Efficient Lawn Watering
Summer lawn watering creates large demands on local water utilities. Water supply treatment and storage facilities are often built 2, 3 and even 4 times larger to supply additional demands created by lawn watering. This extra capacity is not used most of the year and adds significant costs to the design, construction and operation of a water system. Water users and communities can save money by using water more efficiently. These water efficient lawn watering practices can help maintain a beautiful yard and conserve valuable water supplies.
- Adjust sprinklers to water only grass areas and not impervious surfaces such as streets, driveways and walkways.
- Keep your mower blades sharp so they don’t tear the grass. Mow grass to a height of 2 1/2 to 3 inches. Taller grass shades the roots and soil surface, which helps reduce the amount of water that is lost to evaporation.
- Use sprinklers that spray low large drops versus high fine ones.
- Use hand-held soakers for small trees, shrubs and plants.
- Use shut off nozzles on hoses and repair leaky hoses and fittings.
- About 1 inch of water per week (including precipitation) is adequate for maintaining a healthy lawn. If there has been 1 inch of rain in the week, you don’t need to water. Use a can or inexpensive rain gauge to help determine the amount of water applied by the sprinkling system and supplied by rainfall.
- Don’t use a fixed schedule for lawn watering. Apply water only when it is needed. Infrequent watering allows lawns to develop deep roots that require less water. Over watering can promote diseases and affect the health of the lawn and causes the grass to develop shallow roots which can be susceptible to pests and disease.
- A simple test for determining if grass needs water is to walk on the lawn and if you leave foot prints, it may be time to water the lawn.
- Using a spade or gardening tool to check soil conditions 2 to 6 inches below the surface can provide information on soil moisture and the need to water.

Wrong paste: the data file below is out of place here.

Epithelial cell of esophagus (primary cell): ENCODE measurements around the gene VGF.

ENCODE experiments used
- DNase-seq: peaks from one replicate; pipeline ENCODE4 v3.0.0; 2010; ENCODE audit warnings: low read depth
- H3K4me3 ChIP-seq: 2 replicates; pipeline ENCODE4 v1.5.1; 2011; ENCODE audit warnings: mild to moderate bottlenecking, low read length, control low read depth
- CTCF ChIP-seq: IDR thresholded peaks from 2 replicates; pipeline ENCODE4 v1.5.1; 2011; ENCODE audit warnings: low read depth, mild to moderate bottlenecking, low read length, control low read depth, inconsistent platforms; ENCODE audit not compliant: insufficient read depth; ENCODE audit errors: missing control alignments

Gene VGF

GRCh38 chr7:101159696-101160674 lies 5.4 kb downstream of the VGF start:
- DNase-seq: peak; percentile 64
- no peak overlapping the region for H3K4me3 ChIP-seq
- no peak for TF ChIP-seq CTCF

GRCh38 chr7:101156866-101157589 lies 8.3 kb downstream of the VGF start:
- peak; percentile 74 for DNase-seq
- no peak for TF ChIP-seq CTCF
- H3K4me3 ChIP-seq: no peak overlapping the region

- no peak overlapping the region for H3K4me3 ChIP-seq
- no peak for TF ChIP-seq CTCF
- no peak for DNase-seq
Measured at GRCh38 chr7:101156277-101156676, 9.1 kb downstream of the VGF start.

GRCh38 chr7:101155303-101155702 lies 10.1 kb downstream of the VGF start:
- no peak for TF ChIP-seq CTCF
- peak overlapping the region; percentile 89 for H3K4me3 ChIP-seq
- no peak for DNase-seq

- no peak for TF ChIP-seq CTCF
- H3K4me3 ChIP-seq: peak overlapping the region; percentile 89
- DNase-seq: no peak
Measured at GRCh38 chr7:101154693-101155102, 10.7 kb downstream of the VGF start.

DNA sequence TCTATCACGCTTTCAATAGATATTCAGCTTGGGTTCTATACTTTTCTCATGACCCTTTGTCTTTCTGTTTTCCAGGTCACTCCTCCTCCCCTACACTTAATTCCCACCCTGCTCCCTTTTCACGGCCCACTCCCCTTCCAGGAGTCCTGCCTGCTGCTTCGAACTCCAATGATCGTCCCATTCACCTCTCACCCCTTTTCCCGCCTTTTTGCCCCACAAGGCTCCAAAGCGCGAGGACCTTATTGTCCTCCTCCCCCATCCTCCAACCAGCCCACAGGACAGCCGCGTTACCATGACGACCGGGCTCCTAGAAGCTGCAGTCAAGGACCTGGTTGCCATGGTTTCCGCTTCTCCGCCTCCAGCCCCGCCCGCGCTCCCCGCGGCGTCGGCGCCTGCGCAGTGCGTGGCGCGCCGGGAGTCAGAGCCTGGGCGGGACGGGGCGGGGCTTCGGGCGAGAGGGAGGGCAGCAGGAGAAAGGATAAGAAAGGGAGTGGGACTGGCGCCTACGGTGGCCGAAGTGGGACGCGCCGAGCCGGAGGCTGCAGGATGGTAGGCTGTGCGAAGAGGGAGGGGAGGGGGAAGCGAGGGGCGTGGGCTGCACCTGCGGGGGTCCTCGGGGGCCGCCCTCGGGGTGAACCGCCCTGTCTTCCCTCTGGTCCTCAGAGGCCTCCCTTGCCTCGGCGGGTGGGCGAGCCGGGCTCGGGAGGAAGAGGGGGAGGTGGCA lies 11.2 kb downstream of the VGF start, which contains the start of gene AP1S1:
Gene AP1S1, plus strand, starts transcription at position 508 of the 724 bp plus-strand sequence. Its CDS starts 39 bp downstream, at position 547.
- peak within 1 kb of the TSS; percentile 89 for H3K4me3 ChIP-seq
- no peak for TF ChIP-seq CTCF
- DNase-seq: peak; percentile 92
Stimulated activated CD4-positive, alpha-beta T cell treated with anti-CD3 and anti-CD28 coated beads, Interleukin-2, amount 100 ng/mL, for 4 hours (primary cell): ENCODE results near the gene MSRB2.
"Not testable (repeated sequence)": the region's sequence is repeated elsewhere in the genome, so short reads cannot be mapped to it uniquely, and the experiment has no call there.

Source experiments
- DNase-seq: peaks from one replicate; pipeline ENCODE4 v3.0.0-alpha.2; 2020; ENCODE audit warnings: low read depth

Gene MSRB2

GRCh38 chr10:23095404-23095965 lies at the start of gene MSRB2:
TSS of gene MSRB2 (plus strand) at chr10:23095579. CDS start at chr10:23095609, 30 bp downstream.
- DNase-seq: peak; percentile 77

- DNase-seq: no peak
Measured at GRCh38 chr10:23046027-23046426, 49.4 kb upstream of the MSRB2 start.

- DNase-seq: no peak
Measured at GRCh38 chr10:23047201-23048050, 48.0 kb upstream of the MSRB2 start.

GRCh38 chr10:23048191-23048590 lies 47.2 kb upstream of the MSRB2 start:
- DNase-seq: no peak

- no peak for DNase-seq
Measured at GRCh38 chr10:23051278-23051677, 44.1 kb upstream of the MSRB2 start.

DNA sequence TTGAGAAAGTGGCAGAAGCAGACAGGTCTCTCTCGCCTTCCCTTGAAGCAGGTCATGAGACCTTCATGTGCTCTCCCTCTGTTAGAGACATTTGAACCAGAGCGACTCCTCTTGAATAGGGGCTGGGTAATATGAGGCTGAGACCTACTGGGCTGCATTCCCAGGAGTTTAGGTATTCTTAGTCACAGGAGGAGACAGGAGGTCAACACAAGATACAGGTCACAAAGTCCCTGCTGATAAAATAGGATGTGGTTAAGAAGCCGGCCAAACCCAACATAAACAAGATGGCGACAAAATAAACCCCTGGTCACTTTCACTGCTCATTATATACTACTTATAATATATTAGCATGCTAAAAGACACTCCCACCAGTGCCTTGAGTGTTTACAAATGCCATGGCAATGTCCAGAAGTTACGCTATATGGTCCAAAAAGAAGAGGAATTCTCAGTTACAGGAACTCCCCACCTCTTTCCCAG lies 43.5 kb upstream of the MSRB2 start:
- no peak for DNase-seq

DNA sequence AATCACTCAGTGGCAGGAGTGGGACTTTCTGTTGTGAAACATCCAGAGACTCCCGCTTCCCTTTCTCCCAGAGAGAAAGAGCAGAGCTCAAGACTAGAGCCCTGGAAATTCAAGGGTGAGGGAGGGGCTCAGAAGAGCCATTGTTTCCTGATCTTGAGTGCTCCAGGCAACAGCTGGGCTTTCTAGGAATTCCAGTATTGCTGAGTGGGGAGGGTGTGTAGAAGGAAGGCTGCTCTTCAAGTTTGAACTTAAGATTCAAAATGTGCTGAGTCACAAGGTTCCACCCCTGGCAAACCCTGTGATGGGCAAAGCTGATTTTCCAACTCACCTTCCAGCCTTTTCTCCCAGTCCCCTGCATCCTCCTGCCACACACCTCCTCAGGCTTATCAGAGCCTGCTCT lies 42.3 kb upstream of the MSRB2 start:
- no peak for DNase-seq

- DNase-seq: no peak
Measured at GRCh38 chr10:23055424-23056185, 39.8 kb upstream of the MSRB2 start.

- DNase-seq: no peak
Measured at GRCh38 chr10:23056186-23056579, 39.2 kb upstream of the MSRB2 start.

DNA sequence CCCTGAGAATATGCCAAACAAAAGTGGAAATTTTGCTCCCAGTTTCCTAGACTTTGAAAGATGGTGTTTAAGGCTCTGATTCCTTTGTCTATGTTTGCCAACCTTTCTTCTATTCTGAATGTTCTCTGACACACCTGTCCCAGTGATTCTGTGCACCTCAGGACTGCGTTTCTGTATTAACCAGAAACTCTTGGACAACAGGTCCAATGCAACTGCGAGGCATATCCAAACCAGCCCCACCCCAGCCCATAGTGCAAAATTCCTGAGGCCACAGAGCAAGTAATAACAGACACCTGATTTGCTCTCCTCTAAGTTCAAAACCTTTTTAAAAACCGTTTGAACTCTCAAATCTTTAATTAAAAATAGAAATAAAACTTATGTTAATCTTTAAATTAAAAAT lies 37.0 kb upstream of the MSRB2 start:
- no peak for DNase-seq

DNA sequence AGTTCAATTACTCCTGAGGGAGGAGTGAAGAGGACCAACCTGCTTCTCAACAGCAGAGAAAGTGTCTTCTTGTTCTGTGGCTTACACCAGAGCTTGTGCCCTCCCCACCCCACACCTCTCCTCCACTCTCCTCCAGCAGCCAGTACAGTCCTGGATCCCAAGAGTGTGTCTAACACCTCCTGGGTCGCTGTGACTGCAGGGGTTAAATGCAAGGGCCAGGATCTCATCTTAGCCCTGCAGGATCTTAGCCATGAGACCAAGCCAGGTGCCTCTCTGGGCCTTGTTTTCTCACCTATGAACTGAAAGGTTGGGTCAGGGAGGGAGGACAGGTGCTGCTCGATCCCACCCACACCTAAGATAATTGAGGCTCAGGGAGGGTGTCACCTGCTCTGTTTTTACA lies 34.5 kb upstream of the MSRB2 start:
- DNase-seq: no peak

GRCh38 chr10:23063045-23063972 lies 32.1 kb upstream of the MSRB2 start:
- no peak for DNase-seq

- A good soaking once or twice a week is better than watering every day. Allowing the soil to dry between watering will allow the roots to grow to greater depths and help make turf more drought tolerant.
- Water during the cool part of the day to minimize water lost to evaporation. Early morning hours (4 - 8 a.m.) are the best, and the peak water consumption hours (4 - 9 p.m.) should be avoided.
- Avoid watering during midday hours when it is hot and sunny to prevent scalding the turf.
- Watering at night is often generally not recommended because the lawn stays wet for a long period of time which can promote diseases and affect the health of your lawn. This is inconclusive and given as a consideration, as night watering in some cases may be better than other alternatives.
- Avoid watering during rainy or windy weather conditions.
An automatic timer is part of most buried sprinkler systems, but can be added to any sprinkler system for a very low cost. Automatic timers make it easy to set sprinkling systems to apply specified amounts of water during the best times of the day.
- Set systems to turn on between 4 and 8 a.m. in the morning.
- Set the system to turn on for three 10-minute sessions with each session 2 hour apart to improve water infiltration and reduce runoff.
- Equip the system with moisture sensors so the system does not turn on when it is raining. Soil moisture sensors are also available.
- Set the automatic timer to water every 3 or 4 days adjusting the time and frequency, as needed, to accommodate changes in seasonal water demand.
Local watering restrictions are sometimes necessary due to limited treatment capacity or reduced water supplies caused by mechanical problems or drought conditions. Water efficient lawn watering practices can help reduce the need for watering restrictions and expensive expansions to the water system. Here are a few recommendations in the event lawn watering restrictions are needed.
- Water less frequently and gradually reduce the amount of water. This will help reduce stress and condition the turf if a total ban on lawn watering becomes necessary.
- Reduce the amount of foot traffic allowed on the lawn as much as possible.
- Allow the grass to grow longer to reduce moisture loss from the soil.
- Adding organic matter before seeding will help improve water and nutrient retention.
- Reduce water requirements by using drought-tolerant grass seed and sod.
- Reduce turf areas by planting drought-tolerant trees, shrubs and plants.
- Be aware of the various shade and moisture zones in your yard and plan your gardens and plantings accordingly.
- Mulch can serve as a ground cover that reduces water evaporation from the soil while reducing the number of weeds that compete for soil moisture.
- Use cisterns or rain barrels to capture rainwater from downspouts for use in your yard. A lid, mesh fabric or several drops of baby oil on the surface will prevent mosquitoes from breeding.